On Campus

UBC students pledge $250,000 to fight sexual abuse

Commerce Society sorry for rape chant

VANCOUVER – A University of British Columbia undergraduate society involved in a frosh week chant glorifying the abuse of underage girls has pledged to contribute $250,000 for sexual abuse counselling and education for students.

The university released a report Wednesday about the incident, saying student leaders of the Commerce Undergraduate Society will be held accountable because they did nothing to stop the offensive chant heard by most first-year business students.

However, the report found no evidence that any of the student leaders involved planned or directed students to use the chant, though four of them resigned over the scandal last week. The report called the chant an “oral tradition.”

The song students sang on buses going back and forth to the university from a hotel in Richmond, B.C., spelled out the word ‘young’ with the lyrics, “Y is for your sister … U is for underage, N is for no consent.”

Robert Helsley, dean at the Sauder School of Business, said he will ensure such inappropriate events never happen again so all students can feel safe and welcome.

The entire UBC community must embark on complete and lasting change that will make such chants unacceptable, said university president Stephen Toope.

“We all need to be involved — those who made serious mistakes and misjudgments, and those who didn’t,” he said in a statement.

Toope has appointed Louise Cowin, the vice-president of students, to lead a task force to come up with broader measures to address the deeper problem.

Cowin said the task force, which will report back to Toope by early next year, will bring together academic experts in sexualized violence to consider what the university can do to make “transformative and robust change.”

She said the $250,000 will be used to hire a counsellor to work in the university’s counselling service for three years and that the position may be extended.

Cowin said the chant on buses during the Labour Day weekend “became something of a secret, a mark of misguided enthusiasm or attempt to build camaraderie.”

“I think there’s been a lot of soul searching going on and I would imagine some level of anxiety,” she said of the aftermath at the Sauder School of Business.

In its report, the university said a four-member fact-finding team interviewed 62 students and four staff members over three days.

“Some leaders described the purpose of the bus cheers to take people out of their comfort zone and bring them together, and saw them as exclusive to Sauder,” the report said.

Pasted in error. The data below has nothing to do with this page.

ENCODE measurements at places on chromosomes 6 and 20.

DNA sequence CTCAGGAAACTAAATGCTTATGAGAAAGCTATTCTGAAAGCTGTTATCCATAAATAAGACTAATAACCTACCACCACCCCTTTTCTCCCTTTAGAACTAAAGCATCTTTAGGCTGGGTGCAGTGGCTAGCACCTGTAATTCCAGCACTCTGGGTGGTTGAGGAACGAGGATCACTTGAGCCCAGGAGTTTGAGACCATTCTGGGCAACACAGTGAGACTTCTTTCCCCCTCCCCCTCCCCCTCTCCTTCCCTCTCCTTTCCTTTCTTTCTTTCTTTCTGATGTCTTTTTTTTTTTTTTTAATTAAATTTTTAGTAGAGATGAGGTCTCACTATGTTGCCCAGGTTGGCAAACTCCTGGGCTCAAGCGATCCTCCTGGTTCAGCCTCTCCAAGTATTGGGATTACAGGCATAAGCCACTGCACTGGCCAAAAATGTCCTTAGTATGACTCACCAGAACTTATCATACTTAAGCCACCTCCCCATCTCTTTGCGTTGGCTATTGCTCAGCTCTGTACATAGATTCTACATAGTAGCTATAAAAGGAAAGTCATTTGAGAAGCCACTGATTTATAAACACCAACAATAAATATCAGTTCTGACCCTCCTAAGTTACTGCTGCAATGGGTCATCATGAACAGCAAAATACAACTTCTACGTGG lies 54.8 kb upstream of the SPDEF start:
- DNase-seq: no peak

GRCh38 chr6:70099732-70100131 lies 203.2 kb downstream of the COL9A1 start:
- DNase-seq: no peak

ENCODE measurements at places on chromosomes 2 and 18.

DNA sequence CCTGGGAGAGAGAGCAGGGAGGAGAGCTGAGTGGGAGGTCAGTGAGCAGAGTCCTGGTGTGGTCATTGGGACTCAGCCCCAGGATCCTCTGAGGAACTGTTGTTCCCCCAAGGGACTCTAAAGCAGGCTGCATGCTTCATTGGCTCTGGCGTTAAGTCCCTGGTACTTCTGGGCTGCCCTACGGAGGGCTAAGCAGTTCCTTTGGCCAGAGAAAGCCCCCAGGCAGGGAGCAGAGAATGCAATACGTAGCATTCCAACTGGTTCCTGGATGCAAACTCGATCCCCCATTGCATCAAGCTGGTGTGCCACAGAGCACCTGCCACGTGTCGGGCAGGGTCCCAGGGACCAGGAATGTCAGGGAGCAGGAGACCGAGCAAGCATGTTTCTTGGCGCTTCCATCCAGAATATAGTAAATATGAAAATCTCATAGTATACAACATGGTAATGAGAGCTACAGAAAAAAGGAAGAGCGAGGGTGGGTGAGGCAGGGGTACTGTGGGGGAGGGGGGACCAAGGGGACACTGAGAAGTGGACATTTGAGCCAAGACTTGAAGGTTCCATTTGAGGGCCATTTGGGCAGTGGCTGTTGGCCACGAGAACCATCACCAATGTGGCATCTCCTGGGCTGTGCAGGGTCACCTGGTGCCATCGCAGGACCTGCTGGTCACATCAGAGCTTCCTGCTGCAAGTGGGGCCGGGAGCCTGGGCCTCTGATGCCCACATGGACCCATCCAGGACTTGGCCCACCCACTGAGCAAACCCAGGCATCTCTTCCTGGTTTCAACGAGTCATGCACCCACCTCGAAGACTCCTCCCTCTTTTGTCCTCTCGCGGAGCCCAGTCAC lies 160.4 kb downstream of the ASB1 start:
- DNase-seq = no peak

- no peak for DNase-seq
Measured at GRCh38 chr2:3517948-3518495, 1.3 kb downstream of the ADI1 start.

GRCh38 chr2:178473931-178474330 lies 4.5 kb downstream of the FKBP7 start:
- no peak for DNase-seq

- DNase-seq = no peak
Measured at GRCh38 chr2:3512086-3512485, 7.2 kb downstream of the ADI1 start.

It quoted one student saying the bus cheers were taboo, a naughty thing to do, and a way to loosen up.

“On some level all the leaders understood these cheers were inappropriate and offensive and this is why they kept them on the bus,” the report said.

“However, most leaders we interviewed did not think about the meaning of the words or realize the harm they could cause until the chant was made public by the media.”

The report said first-year students indicated that a number of frosh week events were “overly sexualized.”

“I was hesitant to participate but when a leader does it, it seems like a rite of passage,” one of them said.

Another student told interviewers that organizers have a false impression that the cheers are fun.

The report said that while many leaders felt students would speak to them if they felt uncomfortable, others said “there is no chance they would.”

The story emerged after a video of students singing the same song at Saint Mary’s University in Halifax made headlines.

The president of the Saint Mary’s Students’ Association apologized.

They must take a sensitivity seminar before the end of the month, and the university announced a special panel to look at ways to prevent sexual harassment on campus.

At the Memorial University of Newfoundland, the engineering society has also apologized for handing out beer mugs with a sexually suggestive message at an off-campus student party.

—Camille Bains

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